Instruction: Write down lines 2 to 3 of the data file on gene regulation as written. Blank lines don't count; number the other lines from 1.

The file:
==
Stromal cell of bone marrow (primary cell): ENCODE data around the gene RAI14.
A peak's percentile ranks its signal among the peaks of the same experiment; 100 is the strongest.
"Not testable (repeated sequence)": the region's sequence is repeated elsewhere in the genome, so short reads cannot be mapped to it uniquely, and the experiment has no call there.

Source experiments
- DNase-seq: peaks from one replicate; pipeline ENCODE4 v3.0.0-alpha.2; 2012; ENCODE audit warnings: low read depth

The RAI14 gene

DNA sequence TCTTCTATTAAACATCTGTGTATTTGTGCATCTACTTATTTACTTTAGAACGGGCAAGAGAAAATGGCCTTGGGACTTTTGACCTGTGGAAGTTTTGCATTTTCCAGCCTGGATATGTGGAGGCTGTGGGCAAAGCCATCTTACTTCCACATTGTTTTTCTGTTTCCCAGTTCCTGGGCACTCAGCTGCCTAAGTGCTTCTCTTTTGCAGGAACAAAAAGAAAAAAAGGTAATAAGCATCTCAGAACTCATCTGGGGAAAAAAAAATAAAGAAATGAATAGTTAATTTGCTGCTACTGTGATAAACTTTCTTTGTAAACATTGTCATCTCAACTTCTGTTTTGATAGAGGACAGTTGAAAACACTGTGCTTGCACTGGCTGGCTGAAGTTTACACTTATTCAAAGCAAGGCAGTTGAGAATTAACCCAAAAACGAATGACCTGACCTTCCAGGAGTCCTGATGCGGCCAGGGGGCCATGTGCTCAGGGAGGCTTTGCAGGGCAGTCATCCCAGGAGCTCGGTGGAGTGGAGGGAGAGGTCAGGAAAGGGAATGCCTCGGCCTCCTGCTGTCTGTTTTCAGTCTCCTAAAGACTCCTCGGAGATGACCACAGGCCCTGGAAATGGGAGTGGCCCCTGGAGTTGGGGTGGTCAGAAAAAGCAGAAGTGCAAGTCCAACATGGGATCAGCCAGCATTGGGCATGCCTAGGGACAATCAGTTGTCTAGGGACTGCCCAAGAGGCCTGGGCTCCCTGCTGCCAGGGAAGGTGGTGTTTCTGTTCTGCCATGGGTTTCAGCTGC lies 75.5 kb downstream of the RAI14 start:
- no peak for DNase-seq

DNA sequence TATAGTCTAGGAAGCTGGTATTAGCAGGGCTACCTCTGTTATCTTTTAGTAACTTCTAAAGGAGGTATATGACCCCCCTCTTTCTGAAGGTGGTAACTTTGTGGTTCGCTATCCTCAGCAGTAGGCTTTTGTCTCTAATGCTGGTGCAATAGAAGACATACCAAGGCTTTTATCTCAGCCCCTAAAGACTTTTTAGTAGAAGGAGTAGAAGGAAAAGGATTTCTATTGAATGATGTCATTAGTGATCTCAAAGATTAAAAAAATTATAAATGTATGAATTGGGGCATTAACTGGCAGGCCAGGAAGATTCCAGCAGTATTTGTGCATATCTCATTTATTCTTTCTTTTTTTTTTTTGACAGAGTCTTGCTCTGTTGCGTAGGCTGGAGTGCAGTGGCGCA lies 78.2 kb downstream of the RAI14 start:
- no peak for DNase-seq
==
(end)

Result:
A peak's percentile ranks its signal among the peaks of the same experiment; 100 is the strongest.
"Not testable (repeated sequence)": the region's sequence is repeated elsewhere in the genome, so short reads cannot be mapped to it uniquely, and the experiment has no call there.